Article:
The Complete Guide to Computer Aviation
by Steve Smith
DYNAMIX'S RED BARON
"WW I Ghastly Mistake;
Archduke Still Alive"
—National Enquirer, 1918
If the Civil War was the first modern war (historians say it was the first industrialized war), World War I, paradoxically, was the last premodern war. The first world war (at the time it was called The Great War) was a time of transition, socially and militarily. The end of idealism and the beginning of the impersonal war machine. The disappearance of honor and the emergence of the dirty business of war. The death of ten million people and the birth of aerial warfare.
The "aeroplane" had been born less than a dozen years before. Few foresaw it as a weapon of war. Marshall Foch, head of the ever-prescient French military, declared, "The aeroplane is all very good for sport. For the army, it is useless."
Aeroplanes were first used in the military by artillery spotters as observation platforms—higher than climbing a tall tree or a church steeple, more mobile than a manned balloon (balloons—not to be confused with the free-floating Zeppelins—were tethered a mile or so behind the front lines; later they were ringed with antiaircraft batteries).
Inevitably, two reconnaissance flights encountered each other, somebody unholstered something like a .455 Webley revolver, and air-to-air combat was born. (Bombing came later, when aviators first hurled hand grenades down on the observation balloons and the troops in the trenches.) The next time aloft, the spotter-pilot carried a carbine, and the time after that, a machine gun and a guy to shoot it.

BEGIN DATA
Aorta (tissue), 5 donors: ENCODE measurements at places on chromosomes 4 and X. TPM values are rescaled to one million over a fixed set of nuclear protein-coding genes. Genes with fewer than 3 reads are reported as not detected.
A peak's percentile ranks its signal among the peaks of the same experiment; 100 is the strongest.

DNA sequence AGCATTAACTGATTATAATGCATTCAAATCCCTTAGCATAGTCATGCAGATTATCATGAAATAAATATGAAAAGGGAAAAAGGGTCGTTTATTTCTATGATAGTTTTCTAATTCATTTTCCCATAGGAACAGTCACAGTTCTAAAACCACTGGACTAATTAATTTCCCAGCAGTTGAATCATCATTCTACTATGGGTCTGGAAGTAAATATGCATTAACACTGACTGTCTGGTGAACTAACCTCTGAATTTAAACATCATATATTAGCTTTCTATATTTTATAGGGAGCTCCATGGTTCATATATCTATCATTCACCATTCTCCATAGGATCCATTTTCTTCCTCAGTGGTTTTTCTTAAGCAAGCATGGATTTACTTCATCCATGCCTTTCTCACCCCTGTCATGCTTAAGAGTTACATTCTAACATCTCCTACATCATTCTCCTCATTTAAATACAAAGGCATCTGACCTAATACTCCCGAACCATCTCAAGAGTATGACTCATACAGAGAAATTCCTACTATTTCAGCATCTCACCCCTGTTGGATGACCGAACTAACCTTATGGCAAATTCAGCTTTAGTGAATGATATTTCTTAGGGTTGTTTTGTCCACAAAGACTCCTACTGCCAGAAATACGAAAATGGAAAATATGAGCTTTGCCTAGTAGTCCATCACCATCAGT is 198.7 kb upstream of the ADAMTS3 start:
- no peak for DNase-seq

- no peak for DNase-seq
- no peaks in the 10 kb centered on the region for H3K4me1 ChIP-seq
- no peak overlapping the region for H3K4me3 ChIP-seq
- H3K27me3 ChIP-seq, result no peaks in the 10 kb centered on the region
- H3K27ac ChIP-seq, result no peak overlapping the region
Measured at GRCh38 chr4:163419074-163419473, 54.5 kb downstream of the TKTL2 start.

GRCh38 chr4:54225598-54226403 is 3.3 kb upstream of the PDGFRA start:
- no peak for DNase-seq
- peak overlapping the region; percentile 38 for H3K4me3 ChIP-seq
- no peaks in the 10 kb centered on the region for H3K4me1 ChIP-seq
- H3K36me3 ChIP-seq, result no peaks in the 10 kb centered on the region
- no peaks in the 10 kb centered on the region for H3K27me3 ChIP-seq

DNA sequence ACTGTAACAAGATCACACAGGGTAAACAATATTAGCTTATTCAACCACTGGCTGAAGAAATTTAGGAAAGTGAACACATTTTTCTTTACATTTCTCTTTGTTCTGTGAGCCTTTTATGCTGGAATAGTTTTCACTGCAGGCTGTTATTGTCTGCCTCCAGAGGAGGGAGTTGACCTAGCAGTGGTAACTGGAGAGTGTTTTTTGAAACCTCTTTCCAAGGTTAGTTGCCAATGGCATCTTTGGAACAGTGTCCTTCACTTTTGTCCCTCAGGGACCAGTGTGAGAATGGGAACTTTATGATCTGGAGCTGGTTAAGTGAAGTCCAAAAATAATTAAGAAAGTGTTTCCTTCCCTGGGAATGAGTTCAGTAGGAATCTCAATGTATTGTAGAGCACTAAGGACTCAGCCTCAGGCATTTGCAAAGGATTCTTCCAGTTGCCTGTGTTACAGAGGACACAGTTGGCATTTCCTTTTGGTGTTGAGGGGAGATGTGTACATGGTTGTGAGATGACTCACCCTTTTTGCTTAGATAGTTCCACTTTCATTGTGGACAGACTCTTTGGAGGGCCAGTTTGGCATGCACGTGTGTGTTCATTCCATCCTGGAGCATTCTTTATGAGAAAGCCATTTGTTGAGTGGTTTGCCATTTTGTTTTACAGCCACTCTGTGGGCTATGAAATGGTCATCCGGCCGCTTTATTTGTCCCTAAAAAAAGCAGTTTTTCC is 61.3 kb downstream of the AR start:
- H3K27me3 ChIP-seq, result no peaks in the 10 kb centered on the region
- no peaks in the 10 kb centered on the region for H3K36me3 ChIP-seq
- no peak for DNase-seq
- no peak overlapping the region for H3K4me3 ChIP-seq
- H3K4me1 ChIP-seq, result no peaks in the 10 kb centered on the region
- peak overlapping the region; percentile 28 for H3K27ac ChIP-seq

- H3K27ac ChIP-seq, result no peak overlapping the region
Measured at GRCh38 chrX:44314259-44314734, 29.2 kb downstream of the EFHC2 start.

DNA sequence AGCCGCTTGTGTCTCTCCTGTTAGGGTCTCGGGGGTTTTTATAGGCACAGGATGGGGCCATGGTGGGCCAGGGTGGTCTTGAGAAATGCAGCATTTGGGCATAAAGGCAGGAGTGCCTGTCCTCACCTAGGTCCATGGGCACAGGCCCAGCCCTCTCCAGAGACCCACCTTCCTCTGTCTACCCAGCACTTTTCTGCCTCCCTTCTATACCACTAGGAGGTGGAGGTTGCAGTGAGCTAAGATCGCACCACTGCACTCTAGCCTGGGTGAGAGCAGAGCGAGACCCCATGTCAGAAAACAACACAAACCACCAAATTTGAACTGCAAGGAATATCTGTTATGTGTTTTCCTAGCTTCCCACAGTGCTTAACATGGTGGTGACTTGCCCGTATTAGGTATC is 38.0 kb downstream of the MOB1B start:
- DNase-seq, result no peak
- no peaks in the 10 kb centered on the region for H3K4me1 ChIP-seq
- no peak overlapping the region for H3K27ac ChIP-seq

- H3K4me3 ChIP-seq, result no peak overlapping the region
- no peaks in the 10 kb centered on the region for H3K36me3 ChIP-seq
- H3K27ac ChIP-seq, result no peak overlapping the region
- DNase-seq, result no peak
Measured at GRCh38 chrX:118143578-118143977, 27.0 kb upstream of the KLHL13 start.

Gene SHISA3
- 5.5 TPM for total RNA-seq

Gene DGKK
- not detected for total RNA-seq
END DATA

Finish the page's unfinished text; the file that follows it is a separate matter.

Just as the invention of the rearview mirror enabled racing cars at the Indianapolis 500 to dispense with the riding mechanic, the invention of the synchronized machine gun allowed pilots to eliminate the weight and bulk of a separate gunner. A pushrod from the engine prevented the machine gun from firing when the spinning propeller was directly in front of the barrel. (This was after they'd tried mounting the guns atop the upper wing—of a biplane—to shoot over the propeller; but when the guns jammed—as they always did—you were a sitting duck.)
Thus was born dogfighting.
The style of early air-to-air combat was inherited from the ritualistic codes of other wars, other centuries (the Europeans had not fought a major war since the defeat of Napoleon in 1815, ninety-nine years earlier). At first, dogfights were conducted according to the rules of an ancient form of royal combat: jousting. Like duelists, or gunfighters at the OK Corral, the aeroplanes would square off at opposite corners of the sky and rush directly at each other, like knights in armor—on horseback, carrying lances—each trying to unhorse the other.
(Or like James Dean playing "chicken" in Rebel Without a Cause.)
It was considered cowardly and unsportsmanlike to sneak up behind a fellow aviator and shoot him in the back. The first time Max Immelmann shot down an enemy plane, he landed beside it and offered to help the wounded British pilot. After the great tactician Oswald Boelke was shot down and killed, a lone British plane flew over the German ace's aerodrome and dropped his boots and a wreath with the inscription "To the Memory of Captain Boelke, Our Brave and Chivalrous Opponent."
(Boelke himself suffered from no such romanticism. His secret: "Well, it is quite simple. I fly close to my man, aim well, and then he falls down.")